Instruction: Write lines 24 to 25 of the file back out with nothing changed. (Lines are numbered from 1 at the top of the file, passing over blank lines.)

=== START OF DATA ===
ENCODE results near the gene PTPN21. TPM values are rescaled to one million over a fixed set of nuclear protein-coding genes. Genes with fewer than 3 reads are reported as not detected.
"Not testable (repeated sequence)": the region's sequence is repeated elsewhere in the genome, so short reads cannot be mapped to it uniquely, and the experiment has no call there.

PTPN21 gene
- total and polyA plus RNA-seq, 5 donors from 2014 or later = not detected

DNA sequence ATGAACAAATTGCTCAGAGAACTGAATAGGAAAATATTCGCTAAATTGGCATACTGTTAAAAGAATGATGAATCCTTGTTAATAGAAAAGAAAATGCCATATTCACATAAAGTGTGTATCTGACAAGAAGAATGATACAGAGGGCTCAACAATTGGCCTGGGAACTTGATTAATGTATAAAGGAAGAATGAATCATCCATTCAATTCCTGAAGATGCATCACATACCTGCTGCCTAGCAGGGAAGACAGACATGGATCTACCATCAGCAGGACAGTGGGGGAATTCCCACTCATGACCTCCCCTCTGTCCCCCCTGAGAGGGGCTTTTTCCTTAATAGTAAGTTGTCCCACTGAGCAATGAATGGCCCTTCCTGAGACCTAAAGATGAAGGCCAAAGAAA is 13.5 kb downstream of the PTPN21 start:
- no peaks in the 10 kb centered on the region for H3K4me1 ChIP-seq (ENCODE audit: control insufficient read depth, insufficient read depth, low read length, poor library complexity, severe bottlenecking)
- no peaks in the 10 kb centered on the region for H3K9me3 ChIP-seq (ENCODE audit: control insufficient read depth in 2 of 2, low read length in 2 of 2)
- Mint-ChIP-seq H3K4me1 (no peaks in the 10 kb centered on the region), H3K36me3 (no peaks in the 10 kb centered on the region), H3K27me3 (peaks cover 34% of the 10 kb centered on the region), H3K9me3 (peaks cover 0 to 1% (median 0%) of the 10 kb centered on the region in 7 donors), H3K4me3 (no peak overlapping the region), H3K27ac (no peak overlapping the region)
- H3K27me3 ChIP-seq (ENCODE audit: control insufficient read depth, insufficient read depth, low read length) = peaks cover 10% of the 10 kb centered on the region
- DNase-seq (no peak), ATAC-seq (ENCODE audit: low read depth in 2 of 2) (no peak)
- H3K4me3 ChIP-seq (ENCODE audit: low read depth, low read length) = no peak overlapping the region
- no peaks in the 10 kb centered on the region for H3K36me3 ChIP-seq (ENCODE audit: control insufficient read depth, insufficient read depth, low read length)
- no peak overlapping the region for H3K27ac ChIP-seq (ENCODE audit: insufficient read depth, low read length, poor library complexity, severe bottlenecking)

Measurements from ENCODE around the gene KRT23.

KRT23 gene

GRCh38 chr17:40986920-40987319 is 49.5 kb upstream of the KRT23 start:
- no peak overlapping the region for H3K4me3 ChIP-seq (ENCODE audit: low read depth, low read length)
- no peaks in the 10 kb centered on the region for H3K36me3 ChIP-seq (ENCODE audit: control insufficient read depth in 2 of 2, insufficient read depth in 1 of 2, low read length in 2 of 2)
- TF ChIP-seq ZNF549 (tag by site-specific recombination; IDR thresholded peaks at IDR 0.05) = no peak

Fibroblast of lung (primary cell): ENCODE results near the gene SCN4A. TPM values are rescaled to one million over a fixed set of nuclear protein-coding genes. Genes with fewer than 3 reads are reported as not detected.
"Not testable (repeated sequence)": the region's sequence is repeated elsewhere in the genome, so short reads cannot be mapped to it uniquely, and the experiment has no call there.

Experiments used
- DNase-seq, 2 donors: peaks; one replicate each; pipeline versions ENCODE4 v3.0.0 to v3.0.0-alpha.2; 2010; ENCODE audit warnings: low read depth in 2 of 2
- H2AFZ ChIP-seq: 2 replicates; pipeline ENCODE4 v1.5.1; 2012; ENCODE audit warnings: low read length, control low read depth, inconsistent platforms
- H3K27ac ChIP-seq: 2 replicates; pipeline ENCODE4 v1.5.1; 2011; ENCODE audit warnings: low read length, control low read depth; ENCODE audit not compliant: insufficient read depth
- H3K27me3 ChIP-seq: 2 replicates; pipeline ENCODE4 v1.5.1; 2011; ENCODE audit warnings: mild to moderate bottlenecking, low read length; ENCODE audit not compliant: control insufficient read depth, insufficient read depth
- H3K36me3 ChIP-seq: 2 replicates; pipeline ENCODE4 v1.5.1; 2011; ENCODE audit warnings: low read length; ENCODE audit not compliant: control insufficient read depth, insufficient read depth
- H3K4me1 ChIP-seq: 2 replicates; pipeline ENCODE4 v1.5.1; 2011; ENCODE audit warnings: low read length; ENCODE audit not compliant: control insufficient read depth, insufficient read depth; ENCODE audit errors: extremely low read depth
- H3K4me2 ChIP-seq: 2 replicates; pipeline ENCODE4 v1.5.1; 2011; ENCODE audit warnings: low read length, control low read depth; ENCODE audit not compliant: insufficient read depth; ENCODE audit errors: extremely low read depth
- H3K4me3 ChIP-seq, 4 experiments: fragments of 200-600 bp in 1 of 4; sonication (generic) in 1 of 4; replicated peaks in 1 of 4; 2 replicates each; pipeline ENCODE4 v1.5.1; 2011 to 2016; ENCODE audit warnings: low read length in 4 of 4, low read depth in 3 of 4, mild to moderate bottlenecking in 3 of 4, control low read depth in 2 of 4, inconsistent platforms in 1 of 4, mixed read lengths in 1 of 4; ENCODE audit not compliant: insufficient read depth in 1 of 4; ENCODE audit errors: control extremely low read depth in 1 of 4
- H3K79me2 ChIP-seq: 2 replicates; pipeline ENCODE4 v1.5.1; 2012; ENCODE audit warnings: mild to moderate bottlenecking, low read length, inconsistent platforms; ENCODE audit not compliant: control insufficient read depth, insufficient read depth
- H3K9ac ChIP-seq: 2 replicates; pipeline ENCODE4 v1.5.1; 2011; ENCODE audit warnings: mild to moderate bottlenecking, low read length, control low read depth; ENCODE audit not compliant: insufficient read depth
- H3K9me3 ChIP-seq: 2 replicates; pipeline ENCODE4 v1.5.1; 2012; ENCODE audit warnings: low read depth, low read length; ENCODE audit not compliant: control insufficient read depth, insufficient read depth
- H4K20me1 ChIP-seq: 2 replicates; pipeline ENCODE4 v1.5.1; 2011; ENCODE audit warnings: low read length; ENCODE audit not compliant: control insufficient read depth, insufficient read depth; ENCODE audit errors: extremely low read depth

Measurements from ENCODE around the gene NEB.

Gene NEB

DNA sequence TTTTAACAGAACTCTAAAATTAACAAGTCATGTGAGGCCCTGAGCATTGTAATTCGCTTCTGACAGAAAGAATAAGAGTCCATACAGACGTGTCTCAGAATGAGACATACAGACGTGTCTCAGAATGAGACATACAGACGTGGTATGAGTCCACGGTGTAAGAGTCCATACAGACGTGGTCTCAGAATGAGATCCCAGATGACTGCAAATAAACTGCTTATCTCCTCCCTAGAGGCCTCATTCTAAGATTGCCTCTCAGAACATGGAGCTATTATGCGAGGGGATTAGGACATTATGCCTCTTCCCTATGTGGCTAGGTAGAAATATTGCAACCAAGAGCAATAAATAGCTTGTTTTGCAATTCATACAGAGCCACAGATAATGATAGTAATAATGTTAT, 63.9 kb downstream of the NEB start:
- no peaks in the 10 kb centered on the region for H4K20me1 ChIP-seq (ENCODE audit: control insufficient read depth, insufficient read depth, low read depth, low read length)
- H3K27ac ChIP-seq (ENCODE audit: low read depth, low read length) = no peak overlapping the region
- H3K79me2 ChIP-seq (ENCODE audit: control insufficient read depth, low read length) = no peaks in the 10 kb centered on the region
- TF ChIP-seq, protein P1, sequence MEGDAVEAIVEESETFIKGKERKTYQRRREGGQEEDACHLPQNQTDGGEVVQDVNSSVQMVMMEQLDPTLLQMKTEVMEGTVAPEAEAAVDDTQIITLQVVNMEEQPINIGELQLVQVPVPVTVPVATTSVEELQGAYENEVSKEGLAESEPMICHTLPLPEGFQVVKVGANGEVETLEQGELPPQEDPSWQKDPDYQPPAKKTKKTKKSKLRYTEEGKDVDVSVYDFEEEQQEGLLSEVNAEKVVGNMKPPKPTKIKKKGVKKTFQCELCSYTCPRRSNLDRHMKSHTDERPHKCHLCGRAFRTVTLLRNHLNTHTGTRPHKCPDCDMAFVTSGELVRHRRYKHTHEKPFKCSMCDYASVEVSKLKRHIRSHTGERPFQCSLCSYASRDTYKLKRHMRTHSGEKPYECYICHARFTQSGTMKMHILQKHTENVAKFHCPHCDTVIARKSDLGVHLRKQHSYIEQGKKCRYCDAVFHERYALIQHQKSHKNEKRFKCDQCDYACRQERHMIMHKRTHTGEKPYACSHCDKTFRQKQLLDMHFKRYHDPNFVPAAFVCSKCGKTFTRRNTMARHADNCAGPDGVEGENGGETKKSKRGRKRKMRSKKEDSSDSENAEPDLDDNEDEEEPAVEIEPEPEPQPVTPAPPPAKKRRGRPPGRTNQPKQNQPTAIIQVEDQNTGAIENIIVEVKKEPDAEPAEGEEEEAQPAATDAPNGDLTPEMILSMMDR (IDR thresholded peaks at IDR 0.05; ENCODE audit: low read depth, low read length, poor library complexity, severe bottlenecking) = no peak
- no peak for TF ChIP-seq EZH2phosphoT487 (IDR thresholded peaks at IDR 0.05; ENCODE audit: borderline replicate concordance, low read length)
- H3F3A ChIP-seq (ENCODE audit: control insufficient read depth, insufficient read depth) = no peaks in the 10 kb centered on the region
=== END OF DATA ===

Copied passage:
- H2AFZ ChIP-seq: 2 replicates; pipeline ENCODE4 v1.5.1; 2012; ENCODE audit warnings: low read length, control low read depth, inconsistent platforms
- H3K27ac ChIP-seq: 2 replicates; pipeline ENCODE4 v1.5.1; 2011; ENCODE audit warnings: low read length, control low read depth; ENCODE audit not compliant: insufficient read depth